Time to break out the doughnuts and the Starbucks gift cards. Tomorrow is System Administrator Appreciation Day, usually shortened to Sysadmin Day.

“It’s the perfect opportunity to pay tribute to the heroic men and women who, come rain or shine, prevent disasters, keep IT secure and put out tech fires left and right,” writes the Sysadmin Day webpage.

Sysadmins know us at our worst. They usually see us only when we’re cranky about something not working. Like Santa, they can look at their logs and know if we’ve been bad or good with company computing resources. (And some of us have been very, very bad indeed.) Whether you have a good or  bad work day can often be traced, directly or indirectly, to your sysadmin.

Unfairly, Sysadmin Day doesn’t seem to have nearly the cachet of World Backup Day (March 31) or National Cybersecurity Month (October). Perhaps that’s because it doesn’t have as much of a built-in vendor tie-in. It was first celebrated in 1999 (though the National Day Calendar says 2000), and is always the last Friday of July.

“For a lot of systems administrators, the day is still far too low profile for the users they support to think of coming around to say thanks, never mind baking cakes, crafting trophies for them or treating them to lunch,” laments Sandra Henry-Stocker in ITWorld.

Not a sysadmin per se, but perform a valuable operational function nonetheless? Not to worry. “This appreciation day includes many system administrators,” reassured the Sysadmin Day website some years back, such as:

  • Computer Administrators
  • Network Administrators
  • Internet Administrators (webmaster)
  • Telephone (PBX) Administrators
  • Voice-Mail Administrators
  • Database Administrators (DBA)
  • Email System Administrators
  • Mainframe Systems Programmers (“sysprogs”)

How did it come about? Apparently the credit goes to a system administrator named Ted Kekatos, according to the BBC. “The idea grew out of Mr. Kekatos’ reaction to an advert for Hewlett Packard printers,” wrote Mark Ward in 2002. “The advert depicted a system administrator being heaped with presents and praise by his co-workers for buying the printers.”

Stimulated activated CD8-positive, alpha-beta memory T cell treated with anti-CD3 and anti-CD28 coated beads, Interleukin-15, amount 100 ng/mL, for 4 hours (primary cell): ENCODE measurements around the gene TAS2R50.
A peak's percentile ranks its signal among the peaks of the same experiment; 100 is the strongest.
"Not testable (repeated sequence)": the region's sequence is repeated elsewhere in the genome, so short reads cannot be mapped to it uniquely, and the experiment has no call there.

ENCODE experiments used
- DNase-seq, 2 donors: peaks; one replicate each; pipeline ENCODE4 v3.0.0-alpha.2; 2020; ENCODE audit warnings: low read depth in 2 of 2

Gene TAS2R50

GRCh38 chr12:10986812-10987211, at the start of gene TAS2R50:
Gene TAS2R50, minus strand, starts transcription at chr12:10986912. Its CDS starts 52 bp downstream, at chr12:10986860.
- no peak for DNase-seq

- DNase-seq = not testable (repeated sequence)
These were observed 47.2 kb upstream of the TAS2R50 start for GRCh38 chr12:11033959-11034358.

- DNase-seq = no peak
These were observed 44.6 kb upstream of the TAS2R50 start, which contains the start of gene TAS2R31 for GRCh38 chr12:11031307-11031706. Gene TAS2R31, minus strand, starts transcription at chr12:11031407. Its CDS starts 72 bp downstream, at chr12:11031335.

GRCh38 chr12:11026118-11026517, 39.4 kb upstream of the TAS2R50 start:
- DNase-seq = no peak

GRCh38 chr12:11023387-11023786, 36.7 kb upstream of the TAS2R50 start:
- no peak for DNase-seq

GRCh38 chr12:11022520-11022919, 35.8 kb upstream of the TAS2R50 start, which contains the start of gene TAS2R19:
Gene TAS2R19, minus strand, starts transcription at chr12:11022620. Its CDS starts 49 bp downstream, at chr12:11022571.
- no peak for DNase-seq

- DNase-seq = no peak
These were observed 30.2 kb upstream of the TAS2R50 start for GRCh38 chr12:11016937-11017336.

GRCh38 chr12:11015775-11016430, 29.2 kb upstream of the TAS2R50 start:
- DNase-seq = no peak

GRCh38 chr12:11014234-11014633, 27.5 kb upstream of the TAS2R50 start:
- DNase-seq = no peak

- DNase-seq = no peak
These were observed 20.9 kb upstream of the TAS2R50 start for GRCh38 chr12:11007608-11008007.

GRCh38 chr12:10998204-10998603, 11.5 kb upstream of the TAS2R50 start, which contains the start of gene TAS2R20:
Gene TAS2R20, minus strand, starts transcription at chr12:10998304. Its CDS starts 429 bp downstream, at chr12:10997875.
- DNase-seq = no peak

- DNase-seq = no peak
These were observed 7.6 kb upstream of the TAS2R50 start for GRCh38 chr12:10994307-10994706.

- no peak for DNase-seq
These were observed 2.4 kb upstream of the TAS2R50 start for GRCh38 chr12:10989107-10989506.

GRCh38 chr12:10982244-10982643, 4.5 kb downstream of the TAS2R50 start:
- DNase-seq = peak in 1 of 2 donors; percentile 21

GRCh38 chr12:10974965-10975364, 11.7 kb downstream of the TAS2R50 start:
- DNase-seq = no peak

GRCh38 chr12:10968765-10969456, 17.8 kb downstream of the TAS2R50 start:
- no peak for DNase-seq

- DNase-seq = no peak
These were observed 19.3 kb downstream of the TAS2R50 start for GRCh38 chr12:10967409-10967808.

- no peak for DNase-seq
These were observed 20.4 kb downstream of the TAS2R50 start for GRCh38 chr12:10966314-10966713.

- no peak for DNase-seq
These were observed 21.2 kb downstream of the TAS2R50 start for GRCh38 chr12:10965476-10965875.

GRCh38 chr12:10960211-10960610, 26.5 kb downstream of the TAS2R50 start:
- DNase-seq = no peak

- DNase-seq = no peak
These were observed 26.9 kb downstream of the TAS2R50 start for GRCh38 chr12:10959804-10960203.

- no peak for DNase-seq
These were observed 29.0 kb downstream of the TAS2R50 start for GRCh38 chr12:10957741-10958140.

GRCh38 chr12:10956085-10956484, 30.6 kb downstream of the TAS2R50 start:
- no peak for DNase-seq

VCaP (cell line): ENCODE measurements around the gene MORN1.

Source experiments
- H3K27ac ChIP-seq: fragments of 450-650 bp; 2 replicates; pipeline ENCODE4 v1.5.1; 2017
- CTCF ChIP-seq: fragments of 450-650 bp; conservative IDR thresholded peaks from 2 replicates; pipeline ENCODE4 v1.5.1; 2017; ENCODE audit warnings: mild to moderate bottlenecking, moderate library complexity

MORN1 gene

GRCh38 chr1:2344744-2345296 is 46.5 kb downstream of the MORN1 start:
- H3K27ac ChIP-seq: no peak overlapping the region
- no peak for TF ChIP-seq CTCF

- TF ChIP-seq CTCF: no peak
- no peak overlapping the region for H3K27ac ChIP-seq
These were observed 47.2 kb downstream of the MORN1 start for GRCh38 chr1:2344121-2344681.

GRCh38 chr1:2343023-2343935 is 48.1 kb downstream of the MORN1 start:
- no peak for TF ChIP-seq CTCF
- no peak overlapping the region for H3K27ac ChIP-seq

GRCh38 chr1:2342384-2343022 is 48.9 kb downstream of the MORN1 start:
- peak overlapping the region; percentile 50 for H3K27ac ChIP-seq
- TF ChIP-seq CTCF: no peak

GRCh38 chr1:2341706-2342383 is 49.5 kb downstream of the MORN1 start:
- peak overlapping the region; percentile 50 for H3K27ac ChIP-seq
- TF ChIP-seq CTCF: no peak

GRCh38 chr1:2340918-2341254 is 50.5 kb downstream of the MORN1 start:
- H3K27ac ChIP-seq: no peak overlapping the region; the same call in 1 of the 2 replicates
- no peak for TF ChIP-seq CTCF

At the time, Ward continued, Kekatos had just bought those printers for his own company, so he showed the ad to his boss and, jokingly, asked where his presents were. “Despite the hint, no gifts were forthcoming,” he wrote. “Later while talking with colleagues the idea of a day to celebrate system administrators took shape.”

So now that you know how it began, how should you celebrate? According to the Sysadmin Day webpage, “Proper observation of SysAdmin Day includes (but is not limited to):

  • Cake and ice cream
  • Pizza
  • Cards
  • Gifts
  • Words of gratitude
  • Custom t-shirts celebrating the epic greatness of your SysAdmin(s)
  • Balloons
  • Streamers
  • Confetti

(But please, keep the streamers and confetti out of the machine room.)

There’s also ThinkGeek, which not only offers two entire pages of goodies for sysadmins (including the classic T-shirt, “I’m Here Because You Broke Something”), but in past years has sponsored Sysadmin Day contests that allow people to nominate their sysadmins for a collection of prizes. (Not in recent years, sadly.)

Oddly, no one ever seems to suggest things like raises, bonuses, or time off, but perhaps those would be appreciated as well.

Admittedly, not all sysadmins are down with the Sysadmin Day joy. “Yeah, sure, the people in your company are going to suddenly going to buy you lunch because you got their printer working or reset their password. Sure,” grumped one on Slashdot. “Maybe you’ll get some half-dead flowers from the cheap florist on the corner or some inane computer-related doo-dad from Office Depot. (‘Look! a mouse cover that looks like, get this: a MOUSE!’) Good God, I want a sysadmin day where users just LEAVE ME THE HELL ALONE.”

So when planning any potential celebrations, please keep the wishes and personalities of your own sysadmins in mind.

Really want to impress your sysadmin? Lead the company in the sysadmin song. Happy Sysadmin Day, one and all.

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